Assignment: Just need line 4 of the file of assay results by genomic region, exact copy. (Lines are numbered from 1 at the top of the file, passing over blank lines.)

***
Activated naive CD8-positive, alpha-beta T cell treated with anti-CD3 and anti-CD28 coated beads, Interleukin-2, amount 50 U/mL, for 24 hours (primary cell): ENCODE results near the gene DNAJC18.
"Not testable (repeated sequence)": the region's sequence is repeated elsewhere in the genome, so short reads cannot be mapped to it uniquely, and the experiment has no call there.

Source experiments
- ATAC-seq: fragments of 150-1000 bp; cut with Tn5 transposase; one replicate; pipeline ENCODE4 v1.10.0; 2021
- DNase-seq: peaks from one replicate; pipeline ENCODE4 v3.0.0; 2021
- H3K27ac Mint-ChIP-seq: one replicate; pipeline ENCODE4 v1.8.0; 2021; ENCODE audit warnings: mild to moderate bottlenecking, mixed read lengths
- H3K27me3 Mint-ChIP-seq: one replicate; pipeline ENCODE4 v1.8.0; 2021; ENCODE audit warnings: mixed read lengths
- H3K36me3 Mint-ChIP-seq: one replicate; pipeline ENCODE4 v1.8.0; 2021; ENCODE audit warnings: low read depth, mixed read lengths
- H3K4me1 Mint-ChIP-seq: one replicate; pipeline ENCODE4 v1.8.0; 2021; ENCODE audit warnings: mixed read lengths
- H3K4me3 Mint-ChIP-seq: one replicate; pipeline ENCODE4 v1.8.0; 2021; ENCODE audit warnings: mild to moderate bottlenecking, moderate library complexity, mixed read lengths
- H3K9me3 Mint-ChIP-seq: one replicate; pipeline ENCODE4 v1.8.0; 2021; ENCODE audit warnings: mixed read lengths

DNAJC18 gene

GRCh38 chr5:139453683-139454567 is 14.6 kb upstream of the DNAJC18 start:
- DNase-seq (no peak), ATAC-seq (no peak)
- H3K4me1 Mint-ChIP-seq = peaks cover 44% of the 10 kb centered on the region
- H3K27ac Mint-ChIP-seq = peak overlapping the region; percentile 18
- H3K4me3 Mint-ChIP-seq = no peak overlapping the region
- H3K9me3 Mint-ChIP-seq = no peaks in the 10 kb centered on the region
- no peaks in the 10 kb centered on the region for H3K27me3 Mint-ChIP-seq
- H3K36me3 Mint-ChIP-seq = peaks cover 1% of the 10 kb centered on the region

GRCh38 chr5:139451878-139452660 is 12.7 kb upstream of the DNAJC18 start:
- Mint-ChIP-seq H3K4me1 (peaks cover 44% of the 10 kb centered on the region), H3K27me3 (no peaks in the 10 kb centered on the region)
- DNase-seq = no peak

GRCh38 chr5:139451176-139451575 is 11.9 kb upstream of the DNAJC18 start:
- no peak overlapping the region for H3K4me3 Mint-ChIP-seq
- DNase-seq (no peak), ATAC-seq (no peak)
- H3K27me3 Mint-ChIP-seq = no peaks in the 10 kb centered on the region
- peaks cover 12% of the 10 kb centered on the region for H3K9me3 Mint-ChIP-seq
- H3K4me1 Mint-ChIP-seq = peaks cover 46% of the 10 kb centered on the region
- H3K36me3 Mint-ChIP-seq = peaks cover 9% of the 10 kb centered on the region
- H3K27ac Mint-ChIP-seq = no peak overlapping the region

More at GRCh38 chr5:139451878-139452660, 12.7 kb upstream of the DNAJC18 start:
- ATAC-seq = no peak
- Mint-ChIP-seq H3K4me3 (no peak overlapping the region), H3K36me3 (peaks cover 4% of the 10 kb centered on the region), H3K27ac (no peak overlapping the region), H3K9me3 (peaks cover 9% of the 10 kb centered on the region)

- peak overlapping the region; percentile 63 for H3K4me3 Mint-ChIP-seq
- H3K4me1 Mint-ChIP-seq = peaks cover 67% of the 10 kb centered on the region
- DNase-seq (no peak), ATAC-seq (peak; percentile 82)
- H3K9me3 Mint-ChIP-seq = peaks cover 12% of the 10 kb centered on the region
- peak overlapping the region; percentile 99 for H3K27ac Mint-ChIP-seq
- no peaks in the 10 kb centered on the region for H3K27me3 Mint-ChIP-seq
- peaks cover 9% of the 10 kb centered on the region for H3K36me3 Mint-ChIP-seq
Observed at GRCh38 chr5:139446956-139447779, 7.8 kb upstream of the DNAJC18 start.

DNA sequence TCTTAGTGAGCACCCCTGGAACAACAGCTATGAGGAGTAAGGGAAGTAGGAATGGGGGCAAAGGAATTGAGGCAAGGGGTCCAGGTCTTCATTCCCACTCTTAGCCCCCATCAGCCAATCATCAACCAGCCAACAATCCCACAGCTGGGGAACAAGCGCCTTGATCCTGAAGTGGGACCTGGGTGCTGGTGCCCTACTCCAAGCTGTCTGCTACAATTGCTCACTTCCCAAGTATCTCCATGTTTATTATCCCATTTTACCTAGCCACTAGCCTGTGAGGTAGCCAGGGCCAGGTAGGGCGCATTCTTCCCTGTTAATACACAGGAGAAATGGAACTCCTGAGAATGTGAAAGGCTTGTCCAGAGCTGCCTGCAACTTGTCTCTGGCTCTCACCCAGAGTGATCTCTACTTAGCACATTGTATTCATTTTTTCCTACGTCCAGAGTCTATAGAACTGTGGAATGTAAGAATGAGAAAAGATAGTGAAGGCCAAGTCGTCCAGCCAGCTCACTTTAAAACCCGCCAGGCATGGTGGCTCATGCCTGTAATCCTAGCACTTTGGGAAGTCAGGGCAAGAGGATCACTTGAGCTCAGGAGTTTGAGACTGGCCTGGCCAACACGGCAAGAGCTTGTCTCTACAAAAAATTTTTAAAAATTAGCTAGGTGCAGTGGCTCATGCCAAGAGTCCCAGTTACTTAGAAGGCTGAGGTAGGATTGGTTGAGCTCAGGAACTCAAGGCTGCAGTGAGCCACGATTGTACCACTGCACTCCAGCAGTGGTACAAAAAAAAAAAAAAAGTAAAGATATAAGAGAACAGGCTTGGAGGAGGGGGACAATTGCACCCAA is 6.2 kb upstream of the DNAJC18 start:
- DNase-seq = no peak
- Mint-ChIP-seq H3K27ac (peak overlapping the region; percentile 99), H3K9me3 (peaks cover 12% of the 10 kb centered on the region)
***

- ATAC-seq: fragments of 150-1000 bp; cut with Tn5 transposase; one replicate; pipeline ENCODE4 v1.10.0; 2021